The coach is the leader and judge. All participants stand in a circle with their eyes closed and one hand held toward the middle with your thumb up. The coach selects one or more killers by turning the participants’ thumbs down. Those who do not get the thumb moved downwards, are not murderers, but potential victims.
At the cry “the killer is loose“, all opens their eyes. Everyone now walks around and look at each other. The murder kills by making eye contact and winking at a victim.
The killed victim must wait a little while (about 5 seconds) and then die so under more or less dramatic circumstances. If the dying person hits someone while dying, they die too – this is also true of the murderer, if he is touched. The dying is not allowed to take more than three steps during the death process.
The point is to reveal who is the murderer.
If another participant believes to have seen the wink he put up his hand and shouts: “I accuse“. The charge may only be used if someone else wants to support the prosecution by saying “I support“.
Until then murder can continue killing and, among other things kill the prosecutor.
When someone accuses and someone else supports the accusation the judge stops the game. On command from the judge reads the cry: “1,2,3, death of the killer.” At 3 the ones accusing points at the suspected murder. Accuser and supporter may not talk together before pointing:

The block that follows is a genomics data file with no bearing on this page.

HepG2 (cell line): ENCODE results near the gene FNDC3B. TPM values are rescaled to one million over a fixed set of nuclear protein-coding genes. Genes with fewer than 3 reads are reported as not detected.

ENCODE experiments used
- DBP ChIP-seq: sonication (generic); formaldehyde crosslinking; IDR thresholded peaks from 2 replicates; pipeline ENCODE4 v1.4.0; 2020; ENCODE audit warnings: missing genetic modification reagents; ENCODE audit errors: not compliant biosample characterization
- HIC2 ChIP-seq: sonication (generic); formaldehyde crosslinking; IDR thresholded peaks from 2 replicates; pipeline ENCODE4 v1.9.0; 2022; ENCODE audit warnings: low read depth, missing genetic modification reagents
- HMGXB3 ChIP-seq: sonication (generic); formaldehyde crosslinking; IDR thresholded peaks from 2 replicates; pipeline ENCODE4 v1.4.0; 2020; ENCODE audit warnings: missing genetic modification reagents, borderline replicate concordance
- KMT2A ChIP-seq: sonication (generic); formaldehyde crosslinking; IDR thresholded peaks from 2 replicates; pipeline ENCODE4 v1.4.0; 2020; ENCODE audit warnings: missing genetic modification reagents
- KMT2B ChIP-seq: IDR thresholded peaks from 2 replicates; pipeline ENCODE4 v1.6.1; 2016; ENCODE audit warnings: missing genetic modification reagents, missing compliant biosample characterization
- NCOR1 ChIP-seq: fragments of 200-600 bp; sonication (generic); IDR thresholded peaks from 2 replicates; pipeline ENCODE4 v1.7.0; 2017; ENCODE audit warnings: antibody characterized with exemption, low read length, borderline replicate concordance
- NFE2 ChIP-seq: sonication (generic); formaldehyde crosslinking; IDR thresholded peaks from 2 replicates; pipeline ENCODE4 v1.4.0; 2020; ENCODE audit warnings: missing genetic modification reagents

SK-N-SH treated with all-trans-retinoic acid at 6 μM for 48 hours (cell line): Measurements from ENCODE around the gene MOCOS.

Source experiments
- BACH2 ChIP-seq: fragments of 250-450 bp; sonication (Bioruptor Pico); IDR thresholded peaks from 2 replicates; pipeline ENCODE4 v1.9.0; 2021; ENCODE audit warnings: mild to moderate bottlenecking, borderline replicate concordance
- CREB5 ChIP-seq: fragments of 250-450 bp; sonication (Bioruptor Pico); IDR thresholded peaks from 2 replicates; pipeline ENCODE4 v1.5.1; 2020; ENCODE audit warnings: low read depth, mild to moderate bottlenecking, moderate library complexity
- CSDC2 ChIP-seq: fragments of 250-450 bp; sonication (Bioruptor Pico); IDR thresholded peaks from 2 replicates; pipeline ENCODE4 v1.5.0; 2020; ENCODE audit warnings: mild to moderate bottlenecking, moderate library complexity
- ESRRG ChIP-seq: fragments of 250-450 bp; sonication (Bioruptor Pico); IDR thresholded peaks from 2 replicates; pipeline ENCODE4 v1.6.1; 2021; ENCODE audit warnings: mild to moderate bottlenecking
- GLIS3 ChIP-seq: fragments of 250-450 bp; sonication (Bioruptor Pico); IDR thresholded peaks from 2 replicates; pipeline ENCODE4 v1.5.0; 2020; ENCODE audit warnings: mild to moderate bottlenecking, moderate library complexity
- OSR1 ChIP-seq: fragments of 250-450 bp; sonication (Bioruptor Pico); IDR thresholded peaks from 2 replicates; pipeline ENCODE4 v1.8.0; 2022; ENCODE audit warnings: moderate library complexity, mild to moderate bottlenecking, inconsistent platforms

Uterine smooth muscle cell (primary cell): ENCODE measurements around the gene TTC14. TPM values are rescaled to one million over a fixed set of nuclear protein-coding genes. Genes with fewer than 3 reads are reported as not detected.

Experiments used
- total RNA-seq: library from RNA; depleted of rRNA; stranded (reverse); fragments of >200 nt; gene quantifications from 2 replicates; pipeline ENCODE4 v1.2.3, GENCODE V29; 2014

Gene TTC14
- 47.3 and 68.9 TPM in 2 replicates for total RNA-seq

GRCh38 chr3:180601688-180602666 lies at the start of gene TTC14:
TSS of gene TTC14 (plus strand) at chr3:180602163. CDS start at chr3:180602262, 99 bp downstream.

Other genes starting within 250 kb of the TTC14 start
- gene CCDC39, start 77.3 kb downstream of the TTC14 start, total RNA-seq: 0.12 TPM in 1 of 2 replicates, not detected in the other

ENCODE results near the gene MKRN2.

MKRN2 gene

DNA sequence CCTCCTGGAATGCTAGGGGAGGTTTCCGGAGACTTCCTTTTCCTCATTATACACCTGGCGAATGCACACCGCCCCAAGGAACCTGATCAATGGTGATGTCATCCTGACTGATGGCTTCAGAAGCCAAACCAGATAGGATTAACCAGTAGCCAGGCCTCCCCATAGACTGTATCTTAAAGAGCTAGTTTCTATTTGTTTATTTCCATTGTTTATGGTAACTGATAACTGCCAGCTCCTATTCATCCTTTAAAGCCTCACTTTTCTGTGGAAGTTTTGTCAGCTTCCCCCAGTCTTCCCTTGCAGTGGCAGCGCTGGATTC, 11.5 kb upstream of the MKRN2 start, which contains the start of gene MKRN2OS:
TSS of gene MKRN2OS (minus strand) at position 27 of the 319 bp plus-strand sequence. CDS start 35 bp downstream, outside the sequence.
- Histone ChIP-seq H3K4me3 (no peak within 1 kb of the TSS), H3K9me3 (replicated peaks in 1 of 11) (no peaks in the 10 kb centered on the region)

Is they guessed correctly, the murderer die.
If they identifies two different people, the accusor and the supporter dies – even if one one or more of the accused persons are actually murders.
If both points at the same person, but this is not a murderer, both accuser and supporter dies.
If one delays in pointing, the one pointing too late dies.
If there are multiple murderers, a murderer may help to trap a second killer.
If there are more killers than one there is a risk that the murders might kill each other by winking at each other simultaneously.